A Fox’s Life is a cathartic tale about a woman who goes through more than one stage of escape and freedom-finding. In that sense, it is enormously uplifting. But it is also a stark and deflating reminder that such a freedom does not exist for many modern-day women, in Japan and beyond. This is the sharply clever multi-layered storytelling that Matsuda offers time and again in Where the Wild Ladies Are.
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More than one story in this collection offers a very open-ended conclusion. In fact, rarely are we offered a satisfying end to these people’s (or ghosts’ or monsters’) stories. Hina-chan tells the story of a woman who fishes a skeleton from a riverbed, only to then be visited by the ghost of that skeleton with whom she enters a deep and intimate friendship. The story concludes just when our protagonist grapples with a difficult choice, the resolution of which we are not privy to.
Other stories, such as The Jealous Type and Off Day, use this open-ended storytelling device to excite the reader’s imagination, allowing us the pleasure of considering what wonderful and satisfying events must surely follow the story’s end.
The pool of inspiration which Matsuda draws from goes beyond salaryman culture and domestic lives and into deeper subjects like that of beauty standards and aesthetics. In My Superpower, our protagonist actually refers to the folklore that inspired its story: those of two infamous Japanese ghosts. Oiwa and Okon are two legends surrounding the ghosts of women who both suffered physical deformities. Our protagonist is a modern woman who suffers terrible acne and laments the stereotype of deformities being inescapably tied to corruption, impurity, and waste. It’s a direct and bitter tale with a clear message well worth mulling over long after the story is done.
The translation for Where the Wild Ladies Are, which is provided masterfully by Polly Barton, particularly highlights the mark that a translator leaves on every story they work on. Barton’s translation has a decidedly, and delightfully, British angle. Characters hoover their flats, wear plimsoles, and repeatedly exclaim ‘bloody’ this and ‘bloody’ that. These Briticisms are a surprise at first, but prove to be ultimately welcome and refreshing, and also serve to simply highlight how US-centric most language. If the word ‘apartment’ had been used instead of ‘flat’, this would not be remarked on at all, and that hardly seems fair, does it? Anyway, as a fellow Brit I smiled every time at each Briticism I came across.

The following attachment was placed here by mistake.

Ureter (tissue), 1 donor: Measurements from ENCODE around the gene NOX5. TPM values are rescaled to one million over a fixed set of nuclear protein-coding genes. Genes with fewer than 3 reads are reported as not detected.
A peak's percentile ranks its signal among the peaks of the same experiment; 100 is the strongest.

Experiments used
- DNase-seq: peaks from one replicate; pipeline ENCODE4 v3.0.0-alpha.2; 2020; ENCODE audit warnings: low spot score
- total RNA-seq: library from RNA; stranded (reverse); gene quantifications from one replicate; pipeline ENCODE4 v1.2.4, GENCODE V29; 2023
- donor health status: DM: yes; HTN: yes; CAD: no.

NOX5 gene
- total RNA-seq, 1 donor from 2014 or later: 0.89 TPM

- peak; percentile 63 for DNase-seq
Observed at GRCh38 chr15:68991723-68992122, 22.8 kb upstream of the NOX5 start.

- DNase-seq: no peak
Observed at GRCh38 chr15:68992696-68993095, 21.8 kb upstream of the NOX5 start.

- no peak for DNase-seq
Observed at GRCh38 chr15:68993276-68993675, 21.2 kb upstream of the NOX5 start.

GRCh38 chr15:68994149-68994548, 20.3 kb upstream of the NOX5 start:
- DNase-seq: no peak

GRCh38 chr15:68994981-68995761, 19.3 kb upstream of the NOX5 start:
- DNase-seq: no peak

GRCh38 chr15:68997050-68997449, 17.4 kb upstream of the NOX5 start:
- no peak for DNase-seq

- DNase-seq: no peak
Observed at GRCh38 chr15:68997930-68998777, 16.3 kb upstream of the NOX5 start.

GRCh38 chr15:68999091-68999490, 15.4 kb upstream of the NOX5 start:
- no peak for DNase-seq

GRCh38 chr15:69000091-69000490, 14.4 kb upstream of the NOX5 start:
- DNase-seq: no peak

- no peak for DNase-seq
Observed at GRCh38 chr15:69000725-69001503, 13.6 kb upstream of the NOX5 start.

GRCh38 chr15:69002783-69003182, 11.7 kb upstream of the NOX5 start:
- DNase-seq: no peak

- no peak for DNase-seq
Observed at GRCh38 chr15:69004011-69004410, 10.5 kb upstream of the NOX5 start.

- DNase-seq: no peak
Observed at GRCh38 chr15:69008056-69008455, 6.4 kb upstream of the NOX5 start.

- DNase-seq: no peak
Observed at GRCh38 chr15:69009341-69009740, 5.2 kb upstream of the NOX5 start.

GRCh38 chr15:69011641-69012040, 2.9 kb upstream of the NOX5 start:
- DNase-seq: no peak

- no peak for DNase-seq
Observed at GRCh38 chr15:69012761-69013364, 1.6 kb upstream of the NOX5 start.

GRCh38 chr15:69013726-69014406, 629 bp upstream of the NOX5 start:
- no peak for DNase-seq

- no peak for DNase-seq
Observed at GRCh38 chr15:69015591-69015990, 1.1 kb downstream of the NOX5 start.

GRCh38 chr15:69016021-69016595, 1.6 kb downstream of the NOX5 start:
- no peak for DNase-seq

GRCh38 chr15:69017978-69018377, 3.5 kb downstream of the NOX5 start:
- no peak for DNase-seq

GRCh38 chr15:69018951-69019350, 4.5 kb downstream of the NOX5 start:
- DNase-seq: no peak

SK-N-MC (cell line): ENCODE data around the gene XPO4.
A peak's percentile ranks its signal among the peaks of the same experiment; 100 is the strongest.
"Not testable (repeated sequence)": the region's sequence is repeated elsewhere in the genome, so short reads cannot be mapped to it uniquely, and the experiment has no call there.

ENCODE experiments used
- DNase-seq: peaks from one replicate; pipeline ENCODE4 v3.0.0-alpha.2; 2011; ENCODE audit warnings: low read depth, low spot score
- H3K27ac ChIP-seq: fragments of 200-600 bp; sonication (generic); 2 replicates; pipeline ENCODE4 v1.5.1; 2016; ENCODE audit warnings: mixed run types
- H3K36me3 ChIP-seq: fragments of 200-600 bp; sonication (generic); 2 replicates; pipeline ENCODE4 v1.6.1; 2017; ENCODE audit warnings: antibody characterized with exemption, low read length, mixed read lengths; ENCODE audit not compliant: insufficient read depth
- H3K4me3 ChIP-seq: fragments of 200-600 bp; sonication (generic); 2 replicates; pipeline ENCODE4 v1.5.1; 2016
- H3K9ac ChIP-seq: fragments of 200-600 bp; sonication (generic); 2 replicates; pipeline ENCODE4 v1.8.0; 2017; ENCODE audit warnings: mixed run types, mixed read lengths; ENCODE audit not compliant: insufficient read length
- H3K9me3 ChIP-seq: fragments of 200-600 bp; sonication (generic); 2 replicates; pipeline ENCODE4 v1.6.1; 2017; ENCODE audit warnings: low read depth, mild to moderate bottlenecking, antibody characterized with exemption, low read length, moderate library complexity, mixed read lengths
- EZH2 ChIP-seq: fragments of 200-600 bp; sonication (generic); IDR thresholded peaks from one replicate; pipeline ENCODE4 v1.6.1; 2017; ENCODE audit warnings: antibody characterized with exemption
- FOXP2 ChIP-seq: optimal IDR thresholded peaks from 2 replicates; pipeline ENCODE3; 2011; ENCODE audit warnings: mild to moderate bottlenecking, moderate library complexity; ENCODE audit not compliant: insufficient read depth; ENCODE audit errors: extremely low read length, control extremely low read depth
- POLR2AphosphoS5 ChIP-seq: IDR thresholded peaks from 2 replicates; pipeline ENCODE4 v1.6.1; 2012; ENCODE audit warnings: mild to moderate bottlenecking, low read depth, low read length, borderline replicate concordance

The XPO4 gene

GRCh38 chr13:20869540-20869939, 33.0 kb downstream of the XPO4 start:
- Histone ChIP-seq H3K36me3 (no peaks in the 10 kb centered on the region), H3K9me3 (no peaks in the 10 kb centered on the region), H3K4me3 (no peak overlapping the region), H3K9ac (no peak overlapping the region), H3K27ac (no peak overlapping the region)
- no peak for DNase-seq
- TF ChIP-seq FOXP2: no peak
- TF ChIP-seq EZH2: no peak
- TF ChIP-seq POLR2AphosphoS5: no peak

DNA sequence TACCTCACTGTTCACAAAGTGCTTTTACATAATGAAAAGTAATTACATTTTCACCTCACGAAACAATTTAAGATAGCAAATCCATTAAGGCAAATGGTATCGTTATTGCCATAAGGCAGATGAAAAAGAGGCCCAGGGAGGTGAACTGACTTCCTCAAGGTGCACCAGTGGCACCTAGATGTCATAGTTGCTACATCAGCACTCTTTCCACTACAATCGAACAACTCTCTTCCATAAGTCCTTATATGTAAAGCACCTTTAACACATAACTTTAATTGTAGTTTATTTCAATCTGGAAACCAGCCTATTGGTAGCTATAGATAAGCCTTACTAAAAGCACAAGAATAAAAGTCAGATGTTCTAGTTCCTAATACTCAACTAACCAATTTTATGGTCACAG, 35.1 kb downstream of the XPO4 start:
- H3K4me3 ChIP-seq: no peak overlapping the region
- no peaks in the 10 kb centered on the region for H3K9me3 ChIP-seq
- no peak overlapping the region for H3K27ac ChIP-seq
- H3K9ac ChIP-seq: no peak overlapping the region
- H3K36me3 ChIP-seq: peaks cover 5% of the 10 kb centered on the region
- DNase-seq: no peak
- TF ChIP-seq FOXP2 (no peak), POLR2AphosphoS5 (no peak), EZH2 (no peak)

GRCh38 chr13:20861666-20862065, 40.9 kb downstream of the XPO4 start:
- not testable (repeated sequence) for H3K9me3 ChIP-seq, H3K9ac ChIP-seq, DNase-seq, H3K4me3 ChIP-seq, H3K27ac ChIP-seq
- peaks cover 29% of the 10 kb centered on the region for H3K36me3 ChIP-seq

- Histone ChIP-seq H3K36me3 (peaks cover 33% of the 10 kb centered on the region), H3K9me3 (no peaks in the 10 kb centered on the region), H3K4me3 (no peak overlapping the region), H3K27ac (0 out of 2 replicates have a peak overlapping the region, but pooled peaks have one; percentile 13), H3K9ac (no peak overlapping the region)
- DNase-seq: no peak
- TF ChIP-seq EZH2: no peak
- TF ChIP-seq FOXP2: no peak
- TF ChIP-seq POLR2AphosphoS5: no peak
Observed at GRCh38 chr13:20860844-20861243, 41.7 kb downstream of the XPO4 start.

There is a decided lack of bitterness to the stories in Where the Wild Ladies Are. It wouldn’t be unfair to expect modern feminist tales inspired by the folktales of vengeful and lost spirits to be laced with bitterness. Instead, what keeps these stories fresh from beginning to end is the emotional range they offer, and thus the entertainment they provide. There’s so much fun to be had here. Many of the themes covered are topical, thought-provoking calls for change in our sexist modern world. But they also manage to embrace the strangeness and wonder of Japanese yokai.
These are thrilling stories of ghosts and monsters in the everyday. They’re sometimes strange and jarring, especially given the juxtaposition of ape-like monsters and castle-haunting ghosts with modern suit-and-tie culture, but that is simply part of the fun that is to be gleaned from these tales. Where the Wild Ladies Are never forgets how wonderfully weird the tales of yokai are, and it uses them to offer us a stream of witty, biting, eccentric, and dark tales of feminism in modern Japan.
Will predominantly writes about the books of Books and Bao, examining the literature of a place and how the authors have used the art of storytelling to reflect the world and the culture around them.